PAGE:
"Ang ganda ng proposal... Patunay na matino and lehitimo ang panawagan (The proposals are good....Proof that our pleas are reasonable and legitimate)," he told Rappler in a phone interview Saturday, July 18.

Cacdac considered Friday’s discussion "fruitful,” saying recruiters, government, and civil society all have a common goal of protecting OFWs especially the more vulnerable household service workers (HSWs).

He stressed the importance of social consensus and acknowledged that there is "elbow room for discussion and flexibility on our part.”

The POEA is in charge of validating job orders from OFW destination countries, approving employee contacts of OFWs, and managing the licensing of recruitment agencies that deploy Filipino workers abroad, among others. 

It also hears OFWs' complaints against recruiters, foreign principals, and employers not involving money claims.

No negotiations prior to ouster calls

During the meeting, NNM’s Amanda Araneta agreed that similar talks in the future could help address many of the other recruiters' concerns. She admitted that the group had failed to directly air their grievances to the government before organizing their planned protest.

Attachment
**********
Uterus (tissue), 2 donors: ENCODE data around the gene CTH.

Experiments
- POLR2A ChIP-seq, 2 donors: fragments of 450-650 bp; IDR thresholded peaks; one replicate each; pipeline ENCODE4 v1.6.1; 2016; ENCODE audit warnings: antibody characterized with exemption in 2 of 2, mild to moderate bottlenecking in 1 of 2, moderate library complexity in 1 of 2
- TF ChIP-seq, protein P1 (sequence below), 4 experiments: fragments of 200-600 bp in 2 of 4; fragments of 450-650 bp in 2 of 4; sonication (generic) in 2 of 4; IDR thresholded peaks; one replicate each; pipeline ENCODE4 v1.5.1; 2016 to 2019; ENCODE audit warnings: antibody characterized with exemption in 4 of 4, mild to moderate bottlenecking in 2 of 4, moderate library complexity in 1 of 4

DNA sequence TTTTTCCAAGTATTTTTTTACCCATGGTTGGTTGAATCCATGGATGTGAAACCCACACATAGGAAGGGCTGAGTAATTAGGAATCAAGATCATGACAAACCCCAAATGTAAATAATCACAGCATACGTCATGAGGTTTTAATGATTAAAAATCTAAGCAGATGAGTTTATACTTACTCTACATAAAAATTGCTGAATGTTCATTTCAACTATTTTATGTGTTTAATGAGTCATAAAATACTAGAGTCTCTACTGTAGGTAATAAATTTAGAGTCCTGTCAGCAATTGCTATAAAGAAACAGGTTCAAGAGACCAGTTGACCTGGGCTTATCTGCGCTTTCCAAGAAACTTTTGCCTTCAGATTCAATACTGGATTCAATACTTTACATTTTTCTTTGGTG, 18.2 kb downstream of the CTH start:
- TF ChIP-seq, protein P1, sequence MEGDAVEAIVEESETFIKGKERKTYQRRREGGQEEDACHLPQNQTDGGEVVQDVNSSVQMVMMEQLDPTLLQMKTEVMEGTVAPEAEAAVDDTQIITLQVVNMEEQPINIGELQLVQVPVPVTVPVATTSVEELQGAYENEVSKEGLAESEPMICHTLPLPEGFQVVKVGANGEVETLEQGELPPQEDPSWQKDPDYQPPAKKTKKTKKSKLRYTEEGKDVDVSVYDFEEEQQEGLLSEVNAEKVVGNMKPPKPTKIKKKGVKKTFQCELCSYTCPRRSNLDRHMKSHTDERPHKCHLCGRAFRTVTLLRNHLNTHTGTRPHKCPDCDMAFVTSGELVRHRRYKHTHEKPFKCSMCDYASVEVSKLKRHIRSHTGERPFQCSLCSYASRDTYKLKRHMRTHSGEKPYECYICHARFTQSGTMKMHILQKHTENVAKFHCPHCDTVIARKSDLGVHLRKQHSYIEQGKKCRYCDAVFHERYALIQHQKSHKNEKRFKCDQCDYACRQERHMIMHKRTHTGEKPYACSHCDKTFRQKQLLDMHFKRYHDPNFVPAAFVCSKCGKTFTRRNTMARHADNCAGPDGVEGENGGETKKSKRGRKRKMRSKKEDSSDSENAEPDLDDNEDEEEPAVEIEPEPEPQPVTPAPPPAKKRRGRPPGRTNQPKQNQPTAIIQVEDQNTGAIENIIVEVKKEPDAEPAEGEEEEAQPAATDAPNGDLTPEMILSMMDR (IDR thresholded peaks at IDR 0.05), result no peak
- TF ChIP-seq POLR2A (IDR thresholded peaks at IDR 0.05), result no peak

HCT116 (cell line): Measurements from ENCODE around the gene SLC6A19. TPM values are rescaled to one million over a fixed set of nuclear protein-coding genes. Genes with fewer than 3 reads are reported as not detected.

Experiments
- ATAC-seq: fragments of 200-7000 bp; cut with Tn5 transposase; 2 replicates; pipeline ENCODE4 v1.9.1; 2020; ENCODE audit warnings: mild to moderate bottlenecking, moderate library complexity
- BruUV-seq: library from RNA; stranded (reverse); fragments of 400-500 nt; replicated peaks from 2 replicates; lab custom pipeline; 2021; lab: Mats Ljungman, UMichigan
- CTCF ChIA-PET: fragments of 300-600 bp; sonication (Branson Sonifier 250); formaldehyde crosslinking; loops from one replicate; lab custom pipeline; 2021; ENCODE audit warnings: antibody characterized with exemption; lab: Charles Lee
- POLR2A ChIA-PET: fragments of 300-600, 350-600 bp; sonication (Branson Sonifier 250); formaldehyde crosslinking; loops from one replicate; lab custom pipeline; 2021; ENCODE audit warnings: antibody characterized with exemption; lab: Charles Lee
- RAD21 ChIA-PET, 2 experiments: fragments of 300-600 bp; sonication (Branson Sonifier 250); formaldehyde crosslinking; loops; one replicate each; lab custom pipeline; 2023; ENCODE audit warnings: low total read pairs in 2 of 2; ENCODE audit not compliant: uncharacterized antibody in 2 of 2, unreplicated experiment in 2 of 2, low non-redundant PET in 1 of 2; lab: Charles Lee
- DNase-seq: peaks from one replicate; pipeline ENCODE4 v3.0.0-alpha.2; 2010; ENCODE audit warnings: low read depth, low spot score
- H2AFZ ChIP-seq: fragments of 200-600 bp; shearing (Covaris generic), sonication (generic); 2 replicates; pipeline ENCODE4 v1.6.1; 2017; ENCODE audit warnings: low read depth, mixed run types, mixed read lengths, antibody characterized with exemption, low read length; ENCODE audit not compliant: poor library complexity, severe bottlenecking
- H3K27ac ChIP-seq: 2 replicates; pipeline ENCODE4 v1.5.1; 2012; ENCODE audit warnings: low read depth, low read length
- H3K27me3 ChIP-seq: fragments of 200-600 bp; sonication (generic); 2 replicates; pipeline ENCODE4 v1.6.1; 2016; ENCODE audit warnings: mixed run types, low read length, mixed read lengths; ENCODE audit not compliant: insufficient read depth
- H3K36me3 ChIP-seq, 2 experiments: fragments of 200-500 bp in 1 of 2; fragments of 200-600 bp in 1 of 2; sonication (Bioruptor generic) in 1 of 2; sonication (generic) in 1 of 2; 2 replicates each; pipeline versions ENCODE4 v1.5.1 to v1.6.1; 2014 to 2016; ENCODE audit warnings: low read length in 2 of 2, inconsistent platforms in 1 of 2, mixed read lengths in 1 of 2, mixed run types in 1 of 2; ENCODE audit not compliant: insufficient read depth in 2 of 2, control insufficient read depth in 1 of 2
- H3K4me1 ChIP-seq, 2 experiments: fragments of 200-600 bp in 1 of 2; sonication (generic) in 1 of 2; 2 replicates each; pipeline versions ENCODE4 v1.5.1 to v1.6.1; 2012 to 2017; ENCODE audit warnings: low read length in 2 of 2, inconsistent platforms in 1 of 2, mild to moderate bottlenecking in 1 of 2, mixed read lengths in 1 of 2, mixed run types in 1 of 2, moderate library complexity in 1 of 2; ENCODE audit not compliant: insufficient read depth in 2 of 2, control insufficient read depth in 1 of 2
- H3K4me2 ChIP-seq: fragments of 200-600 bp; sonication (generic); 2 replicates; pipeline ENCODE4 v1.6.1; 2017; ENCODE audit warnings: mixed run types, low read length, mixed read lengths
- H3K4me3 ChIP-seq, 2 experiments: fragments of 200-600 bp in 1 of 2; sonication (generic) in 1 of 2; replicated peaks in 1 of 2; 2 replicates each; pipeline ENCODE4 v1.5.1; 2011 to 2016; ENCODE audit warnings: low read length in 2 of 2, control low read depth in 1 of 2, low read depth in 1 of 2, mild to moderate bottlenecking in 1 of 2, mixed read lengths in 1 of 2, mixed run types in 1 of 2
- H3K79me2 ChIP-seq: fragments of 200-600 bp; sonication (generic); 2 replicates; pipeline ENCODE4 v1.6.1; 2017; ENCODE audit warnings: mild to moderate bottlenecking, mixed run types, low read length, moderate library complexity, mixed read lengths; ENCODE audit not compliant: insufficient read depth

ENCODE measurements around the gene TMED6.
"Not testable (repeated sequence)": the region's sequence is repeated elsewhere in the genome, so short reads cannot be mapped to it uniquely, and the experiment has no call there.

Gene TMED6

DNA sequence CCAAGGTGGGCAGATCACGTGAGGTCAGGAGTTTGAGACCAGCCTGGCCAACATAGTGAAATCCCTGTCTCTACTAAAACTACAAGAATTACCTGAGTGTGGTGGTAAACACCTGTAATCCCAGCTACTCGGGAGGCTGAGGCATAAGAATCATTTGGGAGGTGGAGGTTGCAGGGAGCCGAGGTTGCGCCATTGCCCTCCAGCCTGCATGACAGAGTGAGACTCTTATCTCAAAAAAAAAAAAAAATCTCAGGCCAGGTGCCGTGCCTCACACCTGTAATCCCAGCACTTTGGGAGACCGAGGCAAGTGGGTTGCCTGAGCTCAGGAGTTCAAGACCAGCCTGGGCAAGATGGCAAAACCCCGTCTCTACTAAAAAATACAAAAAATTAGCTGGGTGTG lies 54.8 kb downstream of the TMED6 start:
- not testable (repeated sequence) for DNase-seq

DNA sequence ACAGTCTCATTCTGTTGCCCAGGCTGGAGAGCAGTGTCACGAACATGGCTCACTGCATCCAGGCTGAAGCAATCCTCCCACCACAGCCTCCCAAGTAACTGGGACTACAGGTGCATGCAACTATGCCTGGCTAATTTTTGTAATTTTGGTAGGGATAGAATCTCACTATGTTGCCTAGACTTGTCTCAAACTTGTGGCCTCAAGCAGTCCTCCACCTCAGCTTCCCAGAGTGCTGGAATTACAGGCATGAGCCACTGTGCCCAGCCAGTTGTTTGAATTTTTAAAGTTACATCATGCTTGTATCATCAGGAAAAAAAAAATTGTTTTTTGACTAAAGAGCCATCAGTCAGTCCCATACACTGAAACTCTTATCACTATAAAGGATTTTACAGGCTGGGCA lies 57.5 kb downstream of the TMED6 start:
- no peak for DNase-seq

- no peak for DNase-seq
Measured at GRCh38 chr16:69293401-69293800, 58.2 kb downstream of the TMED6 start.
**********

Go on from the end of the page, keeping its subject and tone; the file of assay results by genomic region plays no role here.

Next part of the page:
DIALOGUE. A DOLE-led dialogue offers solutions to some recruiters' woes


A DOLE-led dialogue offers solutions to some recruiters' woes

Baldoz said the initial meeting was meant to "start with identifying the problems” raised by NNM, "looking jointly for solutions so that they also have an ownership on the solution."

When policy solutions are born out of dialogue, she said these policies are "easy to implement” and involved parties are "ready to comply.”

Highlighting the value of industry-wide talks, the labor chief said her office is always open to listen to stakeholders’ concerns. 

"We cannot estimate the value of tripartism and social dialogue especially here at the labor department where we are serving so many stakeholders, and we are also addressing concerns not just of domestic but even overseas workers,” Baldoz told Rappler.